By Eknath Easwaran. Just as a fitness routine can create a strong, supple body, spiritual disciplines can shape a secure personality and a resilient, loving mind. Writing as an experienced, friendly coach, Easwaran takes the timeless teachings of the Buddha and other mystics and shows how we can train the mind not just during meditation but throughout the day. Easwaran shows how training the mind is a glorious challenge — one that brings joy and purpose to life. A dream is real so long as it lasts. When we awake, we do not pass from unreality to reality; we pass from a lower state of reality to a higher one.
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By Eknath Easwaran. Just as a fitness routine can create a strong, supple body, spiritual disciplines can shape a secure personality and a resilient, loving mind.
Writing as an experienced, friendly coach, Easwaran takes the timeless teachings of the Buddha and other mystics and shows how we can train the mind not just during meditation but throughout the day. Easwaran shows how training the mind is a glorious challenge — one that brings joy and purpose to life.
A dream is real so long as it lasts. When we awake, we do not pass from unreality to reality; we pass from a lower state of reality to a higher one. Is it not possible that there is a state of awareness higher still, compared with which the limited satisfactions of everyday life are no more lasting than a dream?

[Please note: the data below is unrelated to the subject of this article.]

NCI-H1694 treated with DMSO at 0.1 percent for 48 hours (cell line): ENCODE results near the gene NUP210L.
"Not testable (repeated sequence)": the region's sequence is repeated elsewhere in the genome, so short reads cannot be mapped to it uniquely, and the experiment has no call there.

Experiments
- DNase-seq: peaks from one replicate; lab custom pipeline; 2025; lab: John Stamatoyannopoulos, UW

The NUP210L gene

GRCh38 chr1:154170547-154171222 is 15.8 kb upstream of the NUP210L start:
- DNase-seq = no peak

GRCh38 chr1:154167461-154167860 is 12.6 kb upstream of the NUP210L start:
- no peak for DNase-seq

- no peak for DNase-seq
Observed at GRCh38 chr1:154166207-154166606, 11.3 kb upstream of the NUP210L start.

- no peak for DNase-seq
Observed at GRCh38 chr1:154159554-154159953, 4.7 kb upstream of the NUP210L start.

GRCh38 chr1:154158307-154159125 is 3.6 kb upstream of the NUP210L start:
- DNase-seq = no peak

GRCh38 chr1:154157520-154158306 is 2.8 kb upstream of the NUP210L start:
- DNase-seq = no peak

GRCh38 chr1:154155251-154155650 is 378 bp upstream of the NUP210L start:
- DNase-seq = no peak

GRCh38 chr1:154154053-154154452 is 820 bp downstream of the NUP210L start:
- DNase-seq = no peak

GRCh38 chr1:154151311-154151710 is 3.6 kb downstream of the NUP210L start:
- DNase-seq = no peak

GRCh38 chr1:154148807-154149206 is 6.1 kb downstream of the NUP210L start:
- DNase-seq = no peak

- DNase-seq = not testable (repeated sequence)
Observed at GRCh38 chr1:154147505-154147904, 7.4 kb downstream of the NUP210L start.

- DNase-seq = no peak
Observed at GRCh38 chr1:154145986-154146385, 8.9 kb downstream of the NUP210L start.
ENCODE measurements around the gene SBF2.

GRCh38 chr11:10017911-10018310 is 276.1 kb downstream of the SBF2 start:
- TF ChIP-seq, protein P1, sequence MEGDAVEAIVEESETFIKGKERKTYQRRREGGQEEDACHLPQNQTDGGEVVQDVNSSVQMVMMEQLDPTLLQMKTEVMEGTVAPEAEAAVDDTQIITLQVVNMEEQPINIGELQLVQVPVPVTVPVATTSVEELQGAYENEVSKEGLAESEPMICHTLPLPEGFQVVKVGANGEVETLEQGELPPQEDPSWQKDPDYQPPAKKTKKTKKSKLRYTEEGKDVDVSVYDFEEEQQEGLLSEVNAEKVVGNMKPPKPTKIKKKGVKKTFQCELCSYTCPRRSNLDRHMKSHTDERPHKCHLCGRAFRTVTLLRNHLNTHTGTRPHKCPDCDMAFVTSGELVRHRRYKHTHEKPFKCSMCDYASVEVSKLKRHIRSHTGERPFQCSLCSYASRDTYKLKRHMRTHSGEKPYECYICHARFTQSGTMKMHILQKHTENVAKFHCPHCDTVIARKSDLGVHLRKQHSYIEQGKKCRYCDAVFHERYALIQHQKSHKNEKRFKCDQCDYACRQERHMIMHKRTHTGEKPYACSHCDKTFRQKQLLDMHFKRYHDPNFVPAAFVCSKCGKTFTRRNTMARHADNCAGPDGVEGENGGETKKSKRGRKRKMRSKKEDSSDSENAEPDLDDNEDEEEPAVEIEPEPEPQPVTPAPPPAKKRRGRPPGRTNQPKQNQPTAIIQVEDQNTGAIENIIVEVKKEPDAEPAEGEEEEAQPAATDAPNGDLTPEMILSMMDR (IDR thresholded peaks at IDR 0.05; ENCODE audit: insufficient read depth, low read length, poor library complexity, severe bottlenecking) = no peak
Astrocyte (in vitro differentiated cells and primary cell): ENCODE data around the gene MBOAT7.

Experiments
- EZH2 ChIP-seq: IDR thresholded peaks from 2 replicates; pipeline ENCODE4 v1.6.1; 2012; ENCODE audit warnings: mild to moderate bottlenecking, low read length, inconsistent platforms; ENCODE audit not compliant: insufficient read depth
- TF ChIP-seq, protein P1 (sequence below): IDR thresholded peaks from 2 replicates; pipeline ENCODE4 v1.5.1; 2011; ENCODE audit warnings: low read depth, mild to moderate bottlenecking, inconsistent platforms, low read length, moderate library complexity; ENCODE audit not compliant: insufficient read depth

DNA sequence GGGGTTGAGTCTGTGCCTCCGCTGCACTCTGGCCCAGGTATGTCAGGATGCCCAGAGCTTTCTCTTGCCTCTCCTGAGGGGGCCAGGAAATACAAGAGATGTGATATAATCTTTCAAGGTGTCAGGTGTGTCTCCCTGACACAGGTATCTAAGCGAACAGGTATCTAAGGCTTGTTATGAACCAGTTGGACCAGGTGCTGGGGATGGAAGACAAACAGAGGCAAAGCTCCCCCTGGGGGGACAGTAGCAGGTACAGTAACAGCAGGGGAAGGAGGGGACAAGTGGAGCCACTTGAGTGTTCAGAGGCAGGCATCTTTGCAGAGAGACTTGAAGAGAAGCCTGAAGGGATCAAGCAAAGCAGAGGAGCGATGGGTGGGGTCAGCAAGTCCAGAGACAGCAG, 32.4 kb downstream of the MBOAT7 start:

All that we are, the Buddha said, is the result of what we have thought. He might have added, And all we shall become is the result of what we think now. Nothing, then, can be more important than being able to choose the way we think — our feelings, aspirations, and desires; the way we view our world and ourselves.
Mastery of the mind opens avenues of hope. It means that we can begin to reshape our life and character, rebuild relationships, thrive in the stress of daily living, become the kind of person we want ourselves to be. Each chapter was originally a talk given to a select group of students.
I touch on theory, but the emphasis is always practical and down-to-earth. I have written for those who want to understand not only how the mind works, but also how it can be changed — which means, in this context, those who are interested in the actual practice of meditation. Today we hear meditation used to describe a number of things, some of which have nothing to do with meditation as I understand it. These techniques may be relaxing, they may be inspiring, they may be good for your physical health, but as far as accomplishing enduring, beneficial changes in the mind, they have no more effect than writing on water.